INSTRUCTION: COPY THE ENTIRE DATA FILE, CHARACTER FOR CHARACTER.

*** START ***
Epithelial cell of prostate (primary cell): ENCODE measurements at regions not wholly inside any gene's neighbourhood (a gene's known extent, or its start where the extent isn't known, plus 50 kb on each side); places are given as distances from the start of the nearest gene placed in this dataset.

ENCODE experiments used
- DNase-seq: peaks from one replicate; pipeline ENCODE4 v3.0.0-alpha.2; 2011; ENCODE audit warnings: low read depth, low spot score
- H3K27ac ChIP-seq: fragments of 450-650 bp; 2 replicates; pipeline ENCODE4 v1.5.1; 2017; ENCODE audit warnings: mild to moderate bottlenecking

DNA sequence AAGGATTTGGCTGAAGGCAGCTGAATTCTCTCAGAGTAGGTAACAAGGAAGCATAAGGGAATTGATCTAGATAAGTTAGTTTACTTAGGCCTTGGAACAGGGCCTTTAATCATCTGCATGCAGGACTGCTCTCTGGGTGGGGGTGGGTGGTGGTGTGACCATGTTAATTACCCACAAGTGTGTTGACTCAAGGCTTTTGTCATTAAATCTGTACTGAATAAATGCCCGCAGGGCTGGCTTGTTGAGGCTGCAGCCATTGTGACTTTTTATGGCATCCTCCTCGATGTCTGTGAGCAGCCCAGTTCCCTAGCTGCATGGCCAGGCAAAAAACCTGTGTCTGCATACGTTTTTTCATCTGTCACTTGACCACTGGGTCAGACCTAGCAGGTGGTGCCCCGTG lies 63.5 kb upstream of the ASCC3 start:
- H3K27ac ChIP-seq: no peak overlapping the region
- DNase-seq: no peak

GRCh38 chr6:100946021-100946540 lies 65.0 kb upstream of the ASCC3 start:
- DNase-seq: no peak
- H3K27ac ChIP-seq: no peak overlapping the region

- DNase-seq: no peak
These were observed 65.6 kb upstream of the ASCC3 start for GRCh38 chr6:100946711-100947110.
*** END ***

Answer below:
Epithelial cell of prostate (primary cell): ENCODE measurements at regions not wholly inside any gene's neighbourhood (a gene's known extent, or its start where the extent isn't known, plus 50 kb on each side); places are given as distances from the start of the nearest gene placed in this dataset.

ENCODE experiments used
- DNase-seq: peaks from one replicate; pipeline ENCODE4 v3.0.0-alpha.2; 2011; ENCODE audit warnings: low read depth, low spot score
- H3K27ac ChIP-seq: fragments of 450-650 bp; 2 replicates; pipeline ENCODE4 v1.5.1; 2017; ENCODE audit warnings: mild to moderate bottlenecking

DNA sequence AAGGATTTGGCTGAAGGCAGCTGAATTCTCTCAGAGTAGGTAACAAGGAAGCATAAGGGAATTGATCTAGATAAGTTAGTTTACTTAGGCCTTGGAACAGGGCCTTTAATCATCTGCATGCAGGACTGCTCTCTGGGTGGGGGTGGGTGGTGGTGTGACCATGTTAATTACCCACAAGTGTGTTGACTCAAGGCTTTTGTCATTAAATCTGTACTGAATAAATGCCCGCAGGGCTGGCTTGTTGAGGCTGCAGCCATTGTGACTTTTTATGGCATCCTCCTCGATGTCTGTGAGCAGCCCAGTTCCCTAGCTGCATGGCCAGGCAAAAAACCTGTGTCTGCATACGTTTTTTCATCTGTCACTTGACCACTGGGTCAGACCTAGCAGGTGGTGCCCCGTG lies 63.5 kb upstream of the ASCC3 start:
- H3K27ac ChIP-seq: no peak overlapping the region
- DNase-seq: no peak

GRCh38 chr6:100946021-100946540 lies 65.0 kb upstream of the ASCC3 start:
- DNase-seq: no peak
- H3K27ac ChIP-seq: no peak overlapping the region

- DNase-seq: no peak
These were observed 65.6 kb upstream of the ASCC3 start for GRCh38 chr6:100946711-100947110.